20 July 1871: Hennings, Sagar and Woods create Fiji “Government”, at Levuka, fund private army; drill 29 Fijians to fight “Ba mountaineeers”

26april-fji-soldiers-1872-janeThe North Otago Times, reported “A body of over over 29 natives were being put through their facings in July 20 ( 1871), by Lieutenant Woods and the fact of discplining them in the white man fashion caused much indignation”.

1871 image?  This unsourced image shows about 29 soldiers at a place that looks like Levuka. It was published by Jane Resture (see links at left).  The two men at the right are perhaps Woods (later Prime Minister), and Hennings or Sagar.

Public meeting at Levuka: In the evening a public meeting was held in the (Levuka) Reading room, presided over by Dr Ryley. Opinion were expressed and resolutions passed to the effect that training them to act in concert was a dangerous and impolitic measure, and fraught with great danger to the white residents of Fiji. A delegation, consisting of Dr Ryley, Messers E. S. Smith, Cussake, Sumner, Jackson, Ross and Nicholls, was appointed to wait upon Mr Woods and protest against his action. The proceeded for the purposed of interviewing him, but he was “out;” and, expressing their determination to see him in the morning, they departed.
Office of Fiji “Government”  not recognised: Accordingly the next morning they waited upon him. Mr Burt as “Premier” wished to meet them; but stating they did not not recognise the “Ministry” they insisted on seeing Mr Woods, who appeared, Messrs Hennings and Sagar entered soon after and took part in the conversation. Mr Woods threw to onus of his action on the government, and stated that it was intended to drill some men for the purpose of acting against the Ba Mountaineers.

NZ war example – ‘natives with guns‘: The deputation argued the drilling of the natives was dangerous in the extreme and instanced New Zealand. It was replied the Ministry intended to subjugate the mountaineer and did not recoginise the right of a public meeting to control their actions If any were dissatisfied with the actions of the Government they could leave the country. The deputation again urging the discontinuance of the drill, then withdrew.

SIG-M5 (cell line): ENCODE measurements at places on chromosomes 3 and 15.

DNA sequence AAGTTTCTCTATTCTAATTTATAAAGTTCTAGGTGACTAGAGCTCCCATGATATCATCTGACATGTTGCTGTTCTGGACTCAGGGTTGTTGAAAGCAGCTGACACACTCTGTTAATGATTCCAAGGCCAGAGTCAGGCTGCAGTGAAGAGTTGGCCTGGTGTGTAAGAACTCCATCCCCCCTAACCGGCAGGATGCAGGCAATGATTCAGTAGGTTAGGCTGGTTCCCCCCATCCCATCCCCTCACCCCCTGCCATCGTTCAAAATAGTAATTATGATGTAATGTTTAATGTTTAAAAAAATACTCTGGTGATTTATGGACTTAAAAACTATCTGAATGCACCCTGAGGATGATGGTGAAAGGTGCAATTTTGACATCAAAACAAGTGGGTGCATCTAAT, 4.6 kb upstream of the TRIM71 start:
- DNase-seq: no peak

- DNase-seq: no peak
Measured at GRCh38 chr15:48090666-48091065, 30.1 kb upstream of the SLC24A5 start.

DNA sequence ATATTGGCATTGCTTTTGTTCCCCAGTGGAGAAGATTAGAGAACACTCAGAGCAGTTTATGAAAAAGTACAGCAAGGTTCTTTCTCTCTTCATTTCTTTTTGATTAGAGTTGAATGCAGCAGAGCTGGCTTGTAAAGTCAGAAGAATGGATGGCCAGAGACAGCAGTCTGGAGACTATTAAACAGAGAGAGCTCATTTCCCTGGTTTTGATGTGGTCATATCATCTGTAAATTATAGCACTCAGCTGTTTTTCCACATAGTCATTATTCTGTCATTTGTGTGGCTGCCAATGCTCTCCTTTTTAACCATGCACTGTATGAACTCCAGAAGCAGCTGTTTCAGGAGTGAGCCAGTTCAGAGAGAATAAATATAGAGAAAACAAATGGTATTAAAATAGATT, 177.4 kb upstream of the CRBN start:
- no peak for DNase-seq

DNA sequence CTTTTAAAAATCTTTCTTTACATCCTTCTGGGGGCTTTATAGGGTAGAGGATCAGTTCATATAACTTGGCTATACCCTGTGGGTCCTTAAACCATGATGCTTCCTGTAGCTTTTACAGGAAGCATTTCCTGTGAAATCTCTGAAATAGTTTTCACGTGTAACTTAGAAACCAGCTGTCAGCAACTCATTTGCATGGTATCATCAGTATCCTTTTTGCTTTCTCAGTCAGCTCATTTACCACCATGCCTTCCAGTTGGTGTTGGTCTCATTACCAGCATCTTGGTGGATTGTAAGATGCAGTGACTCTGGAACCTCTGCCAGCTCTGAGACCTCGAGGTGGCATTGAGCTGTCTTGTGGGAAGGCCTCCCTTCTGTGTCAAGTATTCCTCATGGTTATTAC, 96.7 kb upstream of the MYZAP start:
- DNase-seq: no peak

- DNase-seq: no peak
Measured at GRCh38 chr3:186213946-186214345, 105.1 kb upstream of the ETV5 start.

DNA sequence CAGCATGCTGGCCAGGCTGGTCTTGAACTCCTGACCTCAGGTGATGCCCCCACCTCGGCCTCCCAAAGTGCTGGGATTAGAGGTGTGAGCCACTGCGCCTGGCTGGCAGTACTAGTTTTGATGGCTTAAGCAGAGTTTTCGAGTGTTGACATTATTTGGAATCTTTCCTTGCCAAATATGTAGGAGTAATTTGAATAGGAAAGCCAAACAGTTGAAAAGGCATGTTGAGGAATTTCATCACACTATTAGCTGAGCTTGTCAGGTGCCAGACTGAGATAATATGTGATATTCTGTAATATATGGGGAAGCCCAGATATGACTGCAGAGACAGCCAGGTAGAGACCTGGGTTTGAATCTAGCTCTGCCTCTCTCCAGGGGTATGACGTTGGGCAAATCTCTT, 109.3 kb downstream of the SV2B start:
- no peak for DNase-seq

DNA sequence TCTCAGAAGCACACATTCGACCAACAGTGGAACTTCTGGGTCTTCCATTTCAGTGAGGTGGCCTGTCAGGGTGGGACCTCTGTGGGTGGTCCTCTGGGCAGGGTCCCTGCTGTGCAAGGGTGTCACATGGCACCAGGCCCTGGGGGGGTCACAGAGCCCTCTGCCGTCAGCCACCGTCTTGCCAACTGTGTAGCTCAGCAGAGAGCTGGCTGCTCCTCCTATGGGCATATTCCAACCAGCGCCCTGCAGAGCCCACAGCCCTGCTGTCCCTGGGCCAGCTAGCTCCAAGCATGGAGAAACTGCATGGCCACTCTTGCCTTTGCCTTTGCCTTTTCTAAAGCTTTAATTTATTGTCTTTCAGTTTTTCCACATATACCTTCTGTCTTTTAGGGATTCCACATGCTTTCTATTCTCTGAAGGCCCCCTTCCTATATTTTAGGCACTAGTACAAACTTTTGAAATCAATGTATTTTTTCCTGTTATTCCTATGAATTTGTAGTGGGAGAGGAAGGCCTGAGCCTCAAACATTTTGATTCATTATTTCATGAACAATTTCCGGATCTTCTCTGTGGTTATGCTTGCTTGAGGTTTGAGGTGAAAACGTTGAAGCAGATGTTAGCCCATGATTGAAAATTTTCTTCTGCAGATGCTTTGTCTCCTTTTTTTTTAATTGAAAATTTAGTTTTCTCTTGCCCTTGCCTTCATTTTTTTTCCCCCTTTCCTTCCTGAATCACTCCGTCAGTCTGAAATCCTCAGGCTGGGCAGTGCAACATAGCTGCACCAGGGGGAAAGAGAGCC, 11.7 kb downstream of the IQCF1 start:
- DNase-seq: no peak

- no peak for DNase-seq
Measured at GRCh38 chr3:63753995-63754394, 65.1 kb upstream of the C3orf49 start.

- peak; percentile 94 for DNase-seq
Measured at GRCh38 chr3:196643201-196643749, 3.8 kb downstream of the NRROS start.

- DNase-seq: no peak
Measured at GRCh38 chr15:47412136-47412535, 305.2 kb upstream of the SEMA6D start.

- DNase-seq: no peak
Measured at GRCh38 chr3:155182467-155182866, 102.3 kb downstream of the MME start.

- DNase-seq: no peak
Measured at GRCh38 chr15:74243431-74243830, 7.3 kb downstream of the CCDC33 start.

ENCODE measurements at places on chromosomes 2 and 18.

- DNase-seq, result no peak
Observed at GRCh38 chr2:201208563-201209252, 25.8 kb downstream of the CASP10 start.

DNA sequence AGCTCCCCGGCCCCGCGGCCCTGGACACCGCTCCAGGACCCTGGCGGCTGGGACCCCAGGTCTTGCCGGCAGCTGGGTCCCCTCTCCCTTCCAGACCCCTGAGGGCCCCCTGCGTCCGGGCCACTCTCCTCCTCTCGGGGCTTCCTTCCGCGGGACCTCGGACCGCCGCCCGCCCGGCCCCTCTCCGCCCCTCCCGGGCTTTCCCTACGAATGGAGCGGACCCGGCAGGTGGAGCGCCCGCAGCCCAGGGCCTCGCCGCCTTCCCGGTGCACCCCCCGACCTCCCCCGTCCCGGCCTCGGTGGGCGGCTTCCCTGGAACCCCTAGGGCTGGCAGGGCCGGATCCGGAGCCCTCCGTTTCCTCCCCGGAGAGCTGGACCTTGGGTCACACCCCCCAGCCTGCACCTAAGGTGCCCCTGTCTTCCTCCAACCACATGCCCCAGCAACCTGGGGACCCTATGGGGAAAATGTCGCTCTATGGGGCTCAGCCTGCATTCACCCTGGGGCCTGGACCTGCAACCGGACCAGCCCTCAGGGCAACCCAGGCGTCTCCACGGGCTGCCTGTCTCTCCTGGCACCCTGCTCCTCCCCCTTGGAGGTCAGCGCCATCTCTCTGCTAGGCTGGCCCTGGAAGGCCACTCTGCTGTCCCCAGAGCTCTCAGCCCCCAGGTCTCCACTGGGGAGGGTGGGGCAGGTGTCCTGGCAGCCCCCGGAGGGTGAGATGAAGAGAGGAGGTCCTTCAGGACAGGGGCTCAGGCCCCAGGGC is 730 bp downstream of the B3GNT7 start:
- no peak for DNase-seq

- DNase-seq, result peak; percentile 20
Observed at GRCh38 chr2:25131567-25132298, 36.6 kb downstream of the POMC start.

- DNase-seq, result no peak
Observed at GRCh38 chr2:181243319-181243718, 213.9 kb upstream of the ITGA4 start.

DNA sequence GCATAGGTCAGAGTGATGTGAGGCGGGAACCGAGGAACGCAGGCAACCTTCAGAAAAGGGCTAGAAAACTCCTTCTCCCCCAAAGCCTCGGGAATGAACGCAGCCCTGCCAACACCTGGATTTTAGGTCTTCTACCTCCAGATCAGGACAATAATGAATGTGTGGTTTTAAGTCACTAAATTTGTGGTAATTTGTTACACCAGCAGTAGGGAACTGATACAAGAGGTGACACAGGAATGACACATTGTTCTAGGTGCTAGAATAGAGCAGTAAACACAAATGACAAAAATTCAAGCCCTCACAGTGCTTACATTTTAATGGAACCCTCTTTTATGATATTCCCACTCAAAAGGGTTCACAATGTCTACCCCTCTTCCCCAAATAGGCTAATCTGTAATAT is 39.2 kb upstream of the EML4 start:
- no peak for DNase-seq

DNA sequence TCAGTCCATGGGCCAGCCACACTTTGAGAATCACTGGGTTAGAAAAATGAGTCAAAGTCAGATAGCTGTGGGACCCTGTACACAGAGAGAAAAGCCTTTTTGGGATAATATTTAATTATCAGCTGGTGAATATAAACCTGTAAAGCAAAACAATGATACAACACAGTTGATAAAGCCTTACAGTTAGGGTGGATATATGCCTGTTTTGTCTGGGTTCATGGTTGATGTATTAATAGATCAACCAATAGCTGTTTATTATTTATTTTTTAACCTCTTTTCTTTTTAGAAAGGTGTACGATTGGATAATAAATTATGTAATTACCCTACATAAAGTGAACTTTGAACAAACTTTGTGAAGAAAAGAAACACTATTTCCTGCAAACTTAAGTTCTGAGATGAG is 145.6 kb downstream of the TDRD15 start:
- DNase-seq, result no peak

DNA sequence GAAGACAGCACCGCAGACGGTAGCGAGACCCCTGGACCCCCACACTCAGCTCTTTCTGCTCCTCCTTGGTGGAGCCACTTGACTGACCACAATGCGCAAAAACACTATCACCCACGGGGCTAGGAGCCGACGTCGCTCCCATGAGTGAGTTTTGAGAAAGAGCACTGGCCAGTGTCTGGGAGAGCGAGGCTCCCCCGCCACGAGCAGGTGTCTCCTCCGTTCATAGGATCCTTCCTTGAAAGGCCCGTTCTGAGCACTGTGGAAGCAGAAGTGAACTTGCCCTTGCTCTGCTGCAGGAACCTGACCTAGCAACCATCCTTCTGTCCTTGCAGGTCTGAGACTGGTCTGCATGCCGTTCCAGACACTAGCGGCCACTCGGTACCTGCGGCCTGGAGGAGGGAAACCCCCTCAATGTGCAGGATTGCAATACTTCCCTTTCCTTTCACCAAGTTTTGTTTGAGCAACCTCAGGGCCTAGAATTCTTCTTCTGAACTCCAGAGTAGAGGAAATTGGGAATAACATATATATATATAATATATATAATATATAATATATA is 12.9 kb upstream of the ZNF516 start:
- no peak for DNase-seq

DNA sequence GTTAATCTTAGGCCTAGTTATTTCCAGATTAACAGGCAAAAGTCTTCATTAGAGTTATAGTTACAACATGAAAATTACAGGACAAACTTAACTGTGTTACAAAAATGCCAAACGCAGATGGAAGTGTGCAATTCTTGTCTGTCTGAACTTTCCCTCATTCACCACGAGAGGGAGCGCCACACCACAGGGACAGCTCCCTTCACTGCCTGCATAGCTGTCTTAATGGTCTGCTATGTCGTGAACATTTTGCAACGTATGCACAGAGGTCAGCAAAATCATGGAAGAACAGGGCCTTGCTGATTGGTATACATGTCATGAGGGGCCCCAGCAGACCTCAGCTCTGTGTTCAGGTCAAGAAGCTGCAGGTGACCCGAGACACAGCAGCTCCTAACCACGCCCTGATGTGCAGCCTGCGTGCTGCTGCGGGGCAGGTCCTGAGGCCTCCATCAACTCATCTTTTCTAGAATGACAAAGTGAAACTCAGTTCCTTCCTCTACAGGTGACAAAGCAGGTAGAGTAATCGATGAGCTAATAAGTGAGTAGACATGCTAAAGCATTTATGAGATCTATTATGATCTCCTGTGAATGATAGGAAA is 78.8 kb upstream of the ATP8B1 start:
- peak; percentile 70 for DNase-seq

Large meeting assembled in the Reading-room: In the course of the day a letter was despatched to the chairman of the committee, stating that the object the Government had in view of drilling the natives was to get their cooperation in the expedition to capture the Ba murderers. In the evening a large meeting assembled in the Reading-room to the hear the report of the deputation, Dr Ryley in the chair. The letter was read, after which Mr Manton proposed, seconded by Mr Rogalsky, “That this meeting still is off opinion that drilling the natives is highly injudicious, but at the same time, while desiring Mr Woods to desist, wishes to express a hope that nothing done at this meeting should in aany way delay active measures being taken against the Ba murderers”.

North Otago Times, 1871

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July 1870: Mountaineers from Navosa kill 370 in four towns in Ba, on the North-west coast of Viti Levu

Fiji Times of July 23:— “We have just heard frightful news from Ba, on the North-west coast of Viti Levu. For some time past the Ba people have been at war with the mountaineers, and a few have been killed on both sides, but a letter just in from the native minister informs us of a fearful massacre.

The mountaineers from Navosa came down to Nalotu, an inland district:. The Nalotu people were filled with fear, and presented peace offerings. The mountaineers then entered their towns and remained for a few days in apparent friendliness, but their number was being continually increased by new arrivals from the hills. They then turned round ‘suddenly upon the Nalotu people and slaughtered three hundred and seventy of them. That so many have been killed is beyond doubt.

370 killed: Silas, the native ministor who lives at Ba, writes * The Navuuivasi town 171 killed, Drantani 114, Koroikewa 58, Nasaga 27 — altogether 370. This number clubbed is clear, but there are many still missing, who are hiding in the jungle, or have been taken prisoners of war to Navosa.
Daily Southern Cross, Volume XXVI, Issue 4070, 7 September 1870, Page 3